Was Steve-O Behind The Hollyweed Sign?
The Hollywood sign is one of America’s most recognizable landmarks. It’s appeared in innumerable movies and is about as familiar to us as the Statue of Liberty. It was built in 1923 and got a pretty dramatic facelift recently, when some mysterious person or group of people defaced it so that it read “HOLLYWeeD.”
At two in the morning on New Year’s Day, a man wearing all black was captured on security cam climbing the fence that surrounds the sign. He proceeded to change the O’s to e’s. He didn’t use paint, thankfully, but merely wrapped cloth around the letters.
The sign continued to read HOLLYWeeD until around 11 a.m. that day, when curmudgeonly authorities stripped the cloth down and destroyed a timeless message of peace, love and harmony.
The prank was probably a reaction to the fact that marijuana was legalized in California in November. Recreational use of the drug is now legal, as long as you’re at least twenty-one years old. Maybe the prankster just wanted to make sure all of the electorate was kept abreast of current events.
The guy is being called “a vandal” in the media. If he’s caught, he will probably face at least a misdemeanor trespassing charge. But to many, he is a faceless hero. The hero LA deserves, though they do not need him.
People are speculating about who did it. One prominent theory posits that it was actually Steve-O, the famous stuntman from the Jackass television show and movies. Steve-O posted a photo of the HOLLYWeeD sign to his Facebook page, along with the caption “I don’t know who did this to the Hollywood Sign, but I’m quite impressed they got away with it.”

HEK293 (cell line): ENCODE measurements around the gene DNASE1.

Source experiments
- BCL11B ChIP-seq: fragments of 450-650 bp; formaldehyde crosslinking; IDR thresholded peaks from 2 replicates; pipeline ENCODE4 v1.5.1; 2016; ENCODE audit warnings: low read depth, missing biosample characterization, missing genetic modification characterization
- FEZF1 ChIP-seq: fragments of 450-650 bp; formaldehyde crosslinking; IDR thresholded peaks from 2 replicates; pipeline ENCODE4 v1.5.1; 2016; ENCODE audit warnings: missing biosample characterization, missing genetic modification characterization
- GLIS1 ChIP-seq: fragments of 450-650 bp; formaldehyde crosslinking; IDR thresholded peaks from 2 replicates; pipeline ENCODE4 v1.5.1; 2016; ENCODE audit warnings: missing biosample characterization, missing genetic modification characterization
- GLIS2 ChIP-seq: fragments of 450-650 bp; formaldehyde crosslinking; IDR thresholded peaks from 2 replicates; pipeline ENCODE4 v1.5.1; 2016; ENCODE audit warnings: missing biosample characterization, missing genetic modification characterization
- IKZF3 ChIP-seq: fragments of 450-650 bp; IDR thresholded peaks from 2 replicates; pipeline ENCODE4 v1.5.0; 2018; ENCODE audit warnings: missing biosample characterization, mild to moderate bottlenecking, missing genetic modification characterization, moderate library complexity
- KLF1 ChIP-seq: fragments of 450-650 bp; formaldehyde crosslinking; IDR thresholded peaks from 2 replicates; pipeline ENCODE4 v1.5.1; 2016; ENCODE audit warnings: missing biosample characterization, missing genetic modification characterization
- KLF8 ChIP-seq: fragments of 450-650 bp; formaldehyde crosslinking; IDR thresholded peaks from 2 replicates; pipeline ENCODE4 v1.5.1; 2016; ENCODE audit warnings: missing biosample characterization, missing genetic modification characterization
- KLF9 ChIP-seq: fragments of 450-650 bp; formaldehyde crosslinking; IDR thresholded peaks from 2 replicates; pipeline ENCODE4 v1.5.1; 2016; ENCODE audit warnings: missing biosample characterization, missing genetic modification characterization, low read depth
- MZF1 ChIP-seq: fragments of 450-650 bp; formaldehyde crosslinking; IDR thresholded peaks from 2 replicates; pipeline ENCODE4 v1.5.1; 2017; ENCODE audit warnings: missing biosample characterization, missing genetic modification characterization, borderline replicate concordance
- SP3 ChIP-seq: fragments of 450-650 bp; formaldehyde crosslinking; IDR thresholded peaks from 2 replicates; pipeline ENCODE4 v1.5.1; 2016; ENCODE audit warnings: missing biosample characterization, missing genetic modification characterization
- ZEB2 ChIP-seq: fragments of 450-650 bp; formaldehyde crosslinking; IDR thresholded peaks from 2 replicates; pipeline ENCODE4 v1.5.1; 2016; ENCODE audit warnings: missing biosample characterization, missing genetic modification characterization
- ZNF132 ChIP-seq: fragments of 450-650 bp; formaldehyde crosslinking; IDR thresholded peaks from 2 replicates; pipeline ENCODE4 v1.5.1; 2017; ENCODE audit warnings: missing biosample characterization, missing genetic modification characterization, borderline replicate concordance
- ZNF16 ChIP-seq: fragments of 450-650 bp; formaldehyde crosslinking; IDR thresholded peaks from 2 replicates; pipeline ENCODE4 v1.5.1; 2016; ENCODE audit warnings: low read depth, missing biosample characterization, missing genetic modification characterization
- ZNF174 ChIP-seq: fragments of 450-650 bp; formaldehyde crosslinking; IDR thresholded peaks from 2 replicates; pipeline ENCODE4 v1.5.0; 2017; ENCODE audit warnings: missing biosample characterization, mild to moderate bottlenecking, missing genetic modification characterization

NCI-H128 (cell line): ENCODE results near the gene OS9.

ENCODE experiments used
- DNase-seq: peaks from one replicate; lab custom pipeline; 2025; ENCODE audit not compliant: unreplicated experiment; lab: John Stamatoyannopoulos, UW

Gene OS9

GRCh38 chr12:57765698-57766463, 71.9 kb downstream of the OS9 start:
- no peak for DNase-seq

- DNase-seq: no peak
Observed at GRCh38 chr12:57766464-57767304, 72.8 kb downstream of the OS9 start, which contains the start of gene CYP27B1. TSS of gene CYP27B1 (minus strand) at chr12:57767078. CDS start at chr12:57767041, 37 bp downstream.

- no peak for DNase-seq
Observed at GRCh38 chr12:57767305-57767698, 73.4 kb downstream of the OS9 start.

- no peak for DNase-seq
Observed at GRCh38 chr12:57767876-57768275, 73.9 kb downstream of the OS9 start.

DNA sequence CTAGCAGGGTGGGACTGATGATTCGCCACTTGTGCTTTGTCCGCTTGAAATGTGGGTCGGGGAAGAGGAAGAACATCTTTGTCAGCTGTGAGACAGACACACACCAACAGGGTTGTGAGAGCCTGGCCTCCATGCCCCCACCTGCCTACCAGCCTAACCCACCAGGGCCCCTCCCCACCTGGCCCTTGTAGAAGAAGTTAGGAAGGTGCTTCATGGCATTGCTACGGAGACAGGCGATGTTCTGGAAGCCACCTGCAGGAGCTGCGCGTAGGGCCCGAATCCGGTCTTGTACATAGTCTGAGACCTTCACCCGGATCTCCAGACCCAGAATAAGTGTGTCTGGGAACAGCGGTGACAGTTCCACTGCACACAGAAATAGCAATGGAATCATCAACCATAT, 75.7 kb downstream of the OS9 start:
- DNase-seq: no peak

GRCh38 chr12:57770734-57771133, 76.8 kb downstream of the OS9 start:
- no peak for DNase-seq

Some of his fans immediately latched onto the theory that it was Steve-O himself who did it. If he did, it actually seems like a pretty out-of-character move for him. It doesn’t involve any dangerous animals, human waste, or extreme bodily harm. Just some tarps, a black mask and a dream.
Believe it or not, (we believe it), this isn’t the first time the Hollywood sign has been defaced in exactly this way. On January 1, 1976, a student named Danny Finegood from Cal State Northridge used some curtains to create the same effect. Similarly, it was in response to weed legislation. California had, that day, passed a more tolerant marijuana policy into law.
Was it Steve-O? Only time will tell. And Steve-O. Steve-O will also tell.